What is the difference between magnetic field type SIMS and quadrupole type SIMS?

SIMS consists of (1) a “primary ion optical system” which bombards the sample with ions and performs sputtering, (2) a “sample stage”, and (3) a “secondary ion optical system” that detects secondary ions emitted from the sample surface by sputtering. Secondary ion optics mainly use “double-focusing mass spectrometers” and “quadrupole mass spectrometers”. 

SIMS using double-focusing mass separation method is called “magnetic-sector SIMS”. When using a quadrupole mass spectrometer for mass separation, the technique is called “quadrupole SIMS” or “Q-pole SIMS”.  

Another mass separation method uses a Time-Of-Flight, mass spectrometer or “TOF-SIMS”. For the features of TOF-SIMS, please refer to “What is the difference between SIMS and TOF-SIMS? Please refer to “Dynamic SIMS and Static SIMS”.

Enhanced SIMS service

The main feature of magnetic field type SIMS is that high-mass resolution measurement and high-sensitivity measurement are possible. However, since a magnetic field is used for the detector, time is required to stabilize the magnetic field strength for the target element. Therefore, there is a restriction to limit the number of analytical elements to several.
On the other hand, in quadrupole SIMS, the mass is separated by applying a high-frequency electric field to the quadrupole rod structure of the detector, so the switching speed of the mass spectrometer is high, so many different elements are analyzed together. In addition, since the sample stage is at ground potential, low-energy primary ion bombardment can be used to increase depth resolution and thus optimize the detection of elements very near the sample surface.

The table below summarizes the features of magnetic field type SIMS instruments and quadrupole type SIMS instruments. EAG uses 26 magnetic field type SIMS instruments and 18 quadrupole type SIMS instruments to optimize each analysis according to the analysis material and analysis request. Please refer to the SIMS analysis introduction page for the configuration of each instrument type.

Comparison between magnetic field type and quadrupole type SIMS

Main equipment
Pros Cons
Magnetic field type Cameca
  • High device transmittance (~ 40%)
  • High mass resolution (M/△M ~ 10,000)
  • Slow mass switching speed
  • Low acceleration energy is limited by sample voltage
Quadrupole PHI
  • Low acceleration energy (1 keV to 100 eV)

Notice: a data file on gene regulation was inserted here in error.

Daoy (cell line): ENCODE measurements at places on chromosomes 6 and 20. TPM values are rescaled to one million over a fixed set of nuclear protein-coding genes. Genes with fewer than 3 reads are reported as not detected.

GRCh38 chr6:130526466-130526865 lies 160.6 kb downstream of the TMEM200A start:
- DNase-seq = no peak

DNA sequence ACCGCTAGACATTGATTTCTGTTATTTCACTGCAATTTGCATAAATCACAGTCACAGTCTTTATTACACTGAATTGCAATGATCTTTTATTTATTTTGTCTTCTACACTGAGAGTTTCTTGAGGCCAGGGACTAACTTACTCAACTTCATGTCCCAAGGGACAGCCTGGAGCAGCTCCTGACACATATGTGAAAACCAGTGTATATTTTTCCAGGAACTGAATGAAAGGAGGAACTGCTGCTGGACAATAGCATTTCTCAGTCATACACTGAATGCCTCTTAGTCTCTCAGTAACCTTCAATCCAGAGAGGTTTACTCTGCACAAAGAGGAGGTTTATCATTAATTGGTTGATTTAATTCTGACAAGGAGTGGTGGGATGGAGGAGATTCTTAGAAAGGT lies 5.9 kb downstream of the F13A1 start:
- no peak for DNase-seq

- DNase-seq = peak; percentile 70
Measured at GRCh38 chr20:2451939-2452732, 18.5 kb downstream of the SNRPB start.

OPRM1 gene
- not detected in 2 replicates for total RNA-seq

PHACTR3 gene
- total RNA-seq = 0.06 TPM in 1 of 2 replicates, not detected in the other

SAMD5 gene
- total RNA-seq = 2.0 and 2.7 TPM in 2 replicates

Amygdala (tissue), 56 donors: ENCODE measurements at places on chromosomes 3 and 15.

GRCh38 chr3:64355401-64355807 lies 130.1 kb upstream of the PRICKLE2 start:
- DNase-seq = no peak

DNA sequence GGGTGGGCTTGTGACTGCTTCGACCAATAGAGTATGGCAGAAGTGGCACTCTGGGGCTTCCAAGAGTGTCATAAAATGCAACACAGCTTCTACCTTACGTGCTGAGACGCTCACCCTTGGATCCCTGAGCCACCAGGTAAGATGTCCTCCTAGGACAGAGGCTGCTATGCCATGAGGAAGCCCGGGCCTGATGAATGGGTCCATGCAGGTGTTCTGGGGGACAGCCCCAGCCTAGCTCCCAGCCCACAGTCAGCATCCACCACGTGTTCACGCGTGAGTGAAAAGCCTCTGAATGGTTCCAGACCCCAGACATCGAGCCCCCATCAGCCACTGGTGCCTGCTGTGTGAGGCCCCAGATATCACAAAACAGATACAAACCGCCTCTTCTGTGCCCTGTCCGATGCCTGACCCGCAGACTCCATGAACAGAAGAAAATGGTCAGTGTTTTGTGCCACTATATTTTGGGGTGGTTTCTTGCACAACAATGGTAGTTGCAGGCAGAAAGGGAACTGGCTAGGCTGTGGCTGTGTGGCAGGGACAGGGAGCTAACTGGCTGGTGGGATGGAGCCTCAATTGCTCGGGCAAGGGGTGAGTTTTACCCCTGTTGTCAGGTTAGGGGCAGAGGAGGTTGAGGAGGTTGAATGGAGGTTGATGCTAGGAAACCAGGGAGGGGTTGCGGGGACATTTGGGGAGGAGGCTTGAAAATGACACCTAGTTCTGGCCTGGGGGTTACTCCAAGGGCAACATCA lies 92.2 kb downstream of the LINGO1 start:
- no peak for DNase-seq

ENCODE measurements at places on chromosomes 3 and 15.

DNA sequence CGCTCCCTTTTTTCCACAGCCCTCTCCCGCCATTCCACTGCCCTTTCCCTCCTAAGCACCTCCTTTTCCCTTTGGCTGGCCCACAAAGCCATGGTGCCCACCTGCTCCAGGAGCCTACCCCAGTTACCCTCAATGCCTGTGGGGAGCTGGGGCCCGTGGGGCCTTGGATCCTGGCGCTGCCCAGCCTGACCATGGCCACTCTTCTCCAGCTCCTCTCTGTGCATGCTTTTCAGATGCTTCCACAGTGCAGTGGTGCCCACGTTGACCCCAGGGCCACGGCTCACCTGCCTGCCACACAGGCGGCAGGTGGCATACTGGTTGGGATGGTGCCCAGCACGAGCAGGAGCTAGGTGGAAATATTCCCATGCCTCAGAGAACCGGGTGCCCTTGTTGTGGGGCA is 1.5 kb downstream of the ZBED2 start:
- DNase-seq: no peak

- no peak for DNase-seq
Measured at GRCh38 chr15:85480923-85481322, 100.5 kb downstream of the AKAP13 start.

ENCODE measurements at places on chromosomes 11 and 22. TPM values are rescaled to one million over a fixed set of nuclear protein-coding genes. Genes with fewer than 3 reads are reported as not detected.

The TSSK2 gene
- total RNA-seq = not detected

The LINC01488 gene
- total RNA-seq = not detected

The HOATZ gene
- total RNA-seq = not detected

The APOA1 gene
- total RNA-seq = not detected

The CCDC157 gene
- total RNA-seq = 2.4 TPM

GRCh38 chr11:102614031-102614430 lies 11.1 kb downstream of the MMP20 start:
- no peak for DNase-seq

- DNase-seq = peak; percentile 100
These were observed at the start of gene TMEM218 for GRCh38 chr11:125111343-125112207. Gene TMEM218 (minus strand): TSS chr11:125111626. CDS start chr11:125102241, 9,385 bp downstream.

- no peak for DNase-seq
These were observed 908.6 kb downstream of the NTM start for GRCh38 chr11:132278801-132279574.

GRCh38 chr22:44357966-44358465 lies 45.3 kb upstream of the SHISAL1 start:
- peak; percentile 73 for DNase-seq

• Fast mass switching speed (increase in the number of measurement data points)
  • Easy charge-up correction for insulating samples
  • Low mass resolution (M/△M ~200)
  • Lower secondary ion transmission (~ 1%)

Analysis example by magnetic field type SIMS

An example of the analysis of a sample in which B, P, and As ions are implanted in Si is shown below.
Any element can be measured with high sensitivity. In addition, since P has a mass number of 31, it is affected by an interference element with a mass number of 31 formed by Si, with a mass number of 30, and H. Therefore, in P analysis, it is necessary to perform analysis in high mass resolution mode using magnetic field type SIMS. Regarding the interfering elements, please refer to the item “What is the effect of mass interference”?

Evaluation of ion implantation distribution into Si (normal analysis)

Analysis example by quadrupole SIMS

Below is an example of analyzing dopants and impurities in a multi-layered sample such as InGaAs / GaAs / InGaP.
In compound semiconductor devices, quadrupole SIMS, which can measure many elements simultaneously, is useful because it is necessary to examine the concentration distribution in a thin film multilayer structure.

III-V multilayer profile

Would you like to learn more about magnetic field type and quadrupole type SIMS?

Contact us today for your magnetic field type SIMS and quadrupole type SIMS needs at +1 800-366-3867 or please complete the form below to have an EAG expert contact you.

To enable certain features and improve your experience with us, this site stores cookies on your computer. Please click Continue to provide your authorization and permanently remove this message.

To find out more, please see our privacy policy.